Investigators Seek Massive Trove Of North Carolina Voting Records
Federal investigators in North Carolina are seeking an enormous number of voting records from dozens of election offices weeks before the midterm elections, demands that may signal their expanded efforts to prosecute illegal voting by non-U.S. citizens.
The U.S. Attorney's Office in Raleigh issued subpoenas in recent days on behalf of Immigration and Customs Enforcement to the North Carolina elections board and more than 40 county boards in the eastern third of the state, according to the subpoenas and the state board.
The same federal prosecutor announced two weeks ago that 19 foreign nationals were charged with registering to vote or casting ballots illegally because they weren't U.S. citizens. More than half were indicted by a grand jury in Wilmington, according to an Aug. 24 news release from U.S. Attorney Bobby Higdon's office.
The subpoenas direct the information — which the state elections board estimates would cover well over 20 million documents — be provided to a Wilmington grand jury Sept. 25, or before that to a Raleigh-area immigration agent. Higdon's office had no comment Wednesday, a spokeswoman said. Last month's news release said the investigation into voting fraud was ongoing.
Still, voting rights activists described the massive document request as a legal fishing expedition. Separately, election officials are worried about trying to meet the deadline while gearing up to administer elections for Congress, legislature and constitutional amendments. Counties could seek deadline delays and the state board plans to discuss its subpoena at a Friday meeting.
Samples of county board subpoenas seek all ballots, poll books and voter authorization forms over the past five years. The subpoena to the State Board of Elections and Ethics Enforcement wants records going back to 2010, including voter registration applications, absentee ballot request forms and provisional balloting forms.
"The subpoenas faxed to county boards are the most exhaustive on record," state board attorney Josh Lawson wrote Monday to an assistant federal prosecutor who requested last Friday's subpoenas that have been made public. "Compliance with the subpoena as written will materially affect the ability of county administrators to perform time-critical tasks ahead of absentee voting and early voting."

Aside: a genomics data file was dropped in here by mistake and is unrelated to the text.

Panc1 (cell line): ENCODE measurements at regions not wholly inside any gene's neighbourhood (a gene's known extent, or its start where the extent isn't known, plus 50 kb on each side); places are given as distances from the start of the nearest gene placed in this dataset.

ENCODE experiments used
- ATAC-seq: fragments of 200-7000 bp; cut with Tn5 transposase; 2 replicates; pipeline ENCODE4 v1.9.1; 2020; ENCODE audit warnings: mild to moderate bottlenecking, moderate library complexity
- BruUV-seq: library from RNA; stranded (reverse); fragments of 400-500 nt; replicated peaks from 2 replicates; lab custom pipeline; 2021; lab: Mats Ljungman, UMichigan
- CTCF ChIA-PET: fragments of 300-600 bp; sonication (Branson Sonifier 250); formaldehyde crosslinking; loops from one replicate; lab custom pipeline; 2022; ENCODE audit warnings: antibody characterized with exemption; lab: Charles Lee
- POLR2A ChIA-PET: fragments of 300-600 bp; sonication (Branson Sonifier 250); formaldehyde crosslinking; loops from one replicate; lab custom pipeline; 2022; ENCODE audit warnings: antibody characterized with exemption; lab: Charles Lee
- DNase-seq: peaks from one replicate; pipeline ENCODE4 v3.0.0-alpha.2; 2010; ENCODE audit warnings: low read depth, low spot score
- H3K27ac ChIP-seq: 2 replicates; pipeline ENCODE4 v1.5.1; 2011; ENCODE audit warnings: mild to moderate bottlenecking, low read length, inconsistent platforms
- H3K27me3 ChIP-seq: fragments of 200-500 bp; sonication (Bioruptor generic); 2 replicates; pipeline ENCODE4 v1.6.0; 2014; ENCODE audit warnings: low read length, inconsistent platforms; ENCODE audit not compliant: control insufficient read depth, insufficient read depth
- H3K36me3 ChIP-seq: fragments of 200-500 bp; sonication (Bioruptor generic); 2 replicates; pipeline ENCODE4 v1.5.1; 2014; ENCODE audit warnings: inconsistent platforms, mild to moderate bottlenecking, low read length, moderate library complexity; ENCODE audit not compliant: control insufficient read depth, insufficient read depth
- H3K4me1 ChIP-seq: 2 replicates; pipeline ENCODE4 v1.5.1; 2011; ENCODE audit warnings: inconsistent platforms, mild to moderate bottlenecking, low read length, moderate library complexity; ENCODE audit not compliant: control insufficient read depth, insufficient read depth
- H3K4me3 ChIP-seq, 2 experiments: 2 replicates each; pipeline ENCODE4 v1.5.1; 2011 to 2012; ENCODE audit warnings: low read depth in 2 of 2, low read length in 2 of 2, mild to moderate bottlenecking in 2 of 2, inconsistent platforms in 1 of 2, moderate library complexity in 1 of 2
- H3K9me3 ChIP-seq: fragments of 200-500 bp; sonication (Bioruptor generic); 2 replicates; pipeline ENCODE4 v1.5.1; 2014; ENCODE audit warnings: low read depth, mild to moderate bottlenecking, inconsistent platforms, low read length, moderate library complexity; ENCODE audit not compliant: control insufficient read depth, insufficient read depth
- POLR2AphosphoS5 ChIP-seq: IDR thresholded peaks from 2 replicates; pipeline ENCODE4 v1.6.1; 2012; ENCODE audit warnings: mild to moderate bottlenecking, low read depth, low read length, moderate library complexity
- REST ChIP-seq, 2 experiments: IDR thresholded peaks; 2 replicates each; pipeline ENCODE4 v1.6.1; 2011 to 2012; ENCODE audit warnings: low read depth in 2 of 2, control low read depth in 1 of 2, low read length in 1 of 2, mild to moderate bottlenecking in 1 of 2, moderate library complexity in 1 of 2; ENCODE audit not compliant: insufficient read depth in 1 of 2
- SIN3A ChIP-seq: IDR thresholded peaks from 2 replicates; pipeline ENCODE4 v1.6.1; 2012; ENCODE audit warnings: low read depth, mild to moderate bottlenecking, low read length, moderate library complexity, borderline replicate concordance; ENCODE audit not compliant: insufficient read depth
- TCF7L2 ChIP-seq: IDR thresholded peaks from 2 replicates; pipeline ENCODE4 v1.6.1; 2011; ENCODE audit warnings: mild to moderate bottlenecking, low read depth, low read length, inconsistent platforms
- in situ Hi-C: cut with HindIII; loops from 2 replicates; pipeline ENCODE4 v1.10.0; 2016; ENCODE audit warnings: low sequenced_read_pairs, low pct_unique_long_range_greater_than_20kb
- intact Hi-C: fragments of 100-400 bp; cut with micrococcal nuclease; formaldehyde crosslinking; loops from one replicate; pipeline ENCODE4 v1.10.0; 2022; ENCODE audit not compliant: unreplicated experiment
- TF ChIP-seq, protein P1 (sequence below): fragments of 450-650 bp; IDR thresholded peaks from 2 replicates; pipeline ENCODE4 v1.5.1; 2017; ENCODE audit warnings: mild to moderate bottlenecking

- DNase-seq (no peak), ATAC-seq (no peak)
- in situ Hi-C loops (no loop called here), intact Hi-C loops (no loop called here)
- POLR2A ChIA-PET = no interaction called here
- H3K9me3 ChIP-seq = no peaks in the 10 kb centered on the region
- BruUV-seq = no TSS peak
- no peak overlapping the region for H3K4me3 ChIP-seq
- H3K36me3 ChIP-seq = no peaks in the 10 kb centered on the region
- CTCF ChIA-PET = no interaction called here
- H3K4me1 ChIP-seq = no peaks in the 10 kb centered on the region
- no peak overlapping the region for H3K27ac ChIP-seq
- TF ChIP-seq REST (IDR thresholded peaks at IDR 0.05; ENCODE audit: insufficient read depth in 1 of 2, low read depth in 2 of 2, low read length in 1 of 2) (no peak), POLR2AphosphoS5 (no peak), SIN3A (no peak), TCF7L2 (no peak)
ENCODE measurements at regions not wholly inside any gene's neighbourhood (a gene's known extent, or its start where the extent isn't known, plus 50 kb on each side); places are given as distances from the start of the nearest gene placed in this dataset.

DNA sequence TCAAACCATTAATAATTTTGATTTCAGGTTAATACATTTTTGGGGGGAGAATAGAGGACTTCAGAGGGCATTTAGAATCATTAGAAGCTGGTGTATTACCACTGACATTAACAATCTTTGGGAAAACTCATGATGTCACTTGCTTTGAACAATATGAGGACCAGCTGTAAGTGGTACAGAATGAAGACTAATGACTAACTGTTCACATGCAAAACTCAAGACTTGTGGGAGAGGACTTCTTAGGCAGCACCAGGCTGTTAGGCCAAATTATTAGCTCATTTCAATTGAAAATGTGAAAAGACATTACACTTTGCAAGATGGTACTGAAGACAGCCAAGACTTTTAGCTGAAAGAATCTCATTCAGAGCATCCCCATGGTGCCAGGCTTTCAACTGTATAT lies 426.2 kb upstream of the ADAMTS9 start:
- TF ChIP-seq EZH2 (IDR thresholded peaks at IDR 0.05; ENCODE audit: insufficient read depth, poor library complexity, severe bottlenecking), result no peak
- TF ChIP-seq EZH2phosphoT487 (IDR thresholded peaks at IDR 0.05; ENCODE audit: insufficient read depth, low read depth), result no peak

Sebastian Kielmanovich, an assistant U.S. attorney who also signed many of the charges announced in August, told Lawson counties could request deadline extensions, according to email correspondence provided by the state board.
Production and printing of ballots already have been delayed this fall in North Carolina by unrelated litigation. Now state officials are working to meet a Sept. 22 deadline in federal law to make absentee ballots available to military and overseas voters.
Kareem Crayton with the Southern Coalition for Social Justice said the subpoenas "raise very troubling questions about the necessity and wisdom of federal interference with the pending statewide elections."
"With so many well-established threats to our election process from abroad, it is odd to see federal resources directed to this particular concern," Crayton said in a release.
Greg Flynn, vice chairman of the Wake County elections board, which received a subpoena, said he's concerned the solemnity of the secret ballot will be threatened should investigators scrutinize absentee ballots. Unlike ballots cast on Election Day, absentee ballots can be linked back to the individual voter.
"The broad scope of this subpoena suggests that they don't understand how elections work and how elections are managed," Flynn said in an interview.
It didn't appear Wednesday the document chase in eastern North Carolina reflected a new uptick in federal scrutiny nationally of voting records and identifying illegal voters. Last month's cases were brought through a newly created Document and Benefit Fraud Task Force led by Immigrations and Customs Enforcement. Those charged came from Mexico, Nigeria, Japan, Germany, Poland and other countries.